Incremental change in an organisation is like a ripple in a pond. Small changes can have large ripple effects.
There are many ways to ensure that you can maximise the effect of the changes you make. A first principle of continuous improvement is to have good information. Good information comes from good data.
What kind of data can you collect to bring about significant improvement in efficiency and productivity?
I think a really good place to start is to look at the things that get in the way of completing tasks when and how you would like. You may be surprised at the time you can save by eliminating the hassles from every day tasks. So what are you likely to find? Here are a few examples.
- Equipment not put back where it should be
- Equipment & materials not stored in the most efficient way
- Missing materials (ie no system for re-order)
- You can’t remember what to do because its been a long time
- Information is hard to get
- You have been “working around” a problem for some time
- Equipment failure on a regular basis
- No consistency in how it is done
Once you have gathered data, ideally over a period of time, you will be able to apply the 80/20 rule to decide on the first place to start. The 80/20 rule says that 20% of the issues will be causing 80% of the problems, so tackle them first.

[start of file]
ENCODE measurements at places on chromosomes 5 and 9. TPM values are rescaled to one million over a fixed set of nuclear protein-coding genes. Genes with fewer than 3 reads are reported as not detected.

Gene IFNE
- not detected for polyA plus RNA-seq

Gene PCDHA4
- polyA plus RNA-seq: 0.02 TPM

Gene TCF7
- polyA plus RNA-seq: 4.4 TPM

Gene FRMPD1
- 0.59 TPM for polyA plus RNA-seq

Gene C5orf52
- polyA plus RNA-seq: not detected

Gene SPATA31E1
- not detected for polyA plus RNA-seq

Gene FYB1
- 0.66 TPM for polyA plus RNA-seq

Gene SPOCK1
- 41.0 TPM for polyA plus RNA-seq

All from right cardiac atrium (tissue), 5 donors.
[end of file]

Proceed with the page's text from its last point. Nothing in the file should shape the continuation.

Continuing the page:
One drop in the pond will create endless ripples that will make a big difference to your business.
About 20 years ago, I began a journey looking at business processes and how they can be improved. I discovered Total Quality Management (TQM), Quality Improvement, Kaizen, Problem Solving, staff involvement and empowerment. I visited the Toyota plant in Thames (NZ) a couple of times (it’s not there anymore) and learnt about “The Toyota Way”. I was hooked on the processes for staff involvement, problem solving and incremental improvement. I admired the methods for organisation of the workplace and could see the benefit of it for productivity.
When I began consulting nearly 10 years ago, I was surprised that this ethos of process improvement was not prevalent in more workplaces.
And then “Lean” became the new buzzword. Lean was a repackaged, sexier version of the old style TQM- the Toyota way. So what is it?
For me, Lean is about identifying areas for improvement by clearly identifying what you want to achieve, where you can reduce waste, increase efficiency or minimise loss, find possible solutions and plan implementation. It is also about people, involving people in improving their own work processes, providing the tools for people to do better and empowering them to make a difference.
How do you identify where to start? Ask yourself where you think you waste time, money, material or product? For example:
- What makes you, or your team, go aaargh?
- When does plant and equipment let you down?
- How often do you work around something to get the result you want?
Lean is a state of mind, a way of thinking. Once you start to think about the things you can improve it will become second nature and you have taken the first step.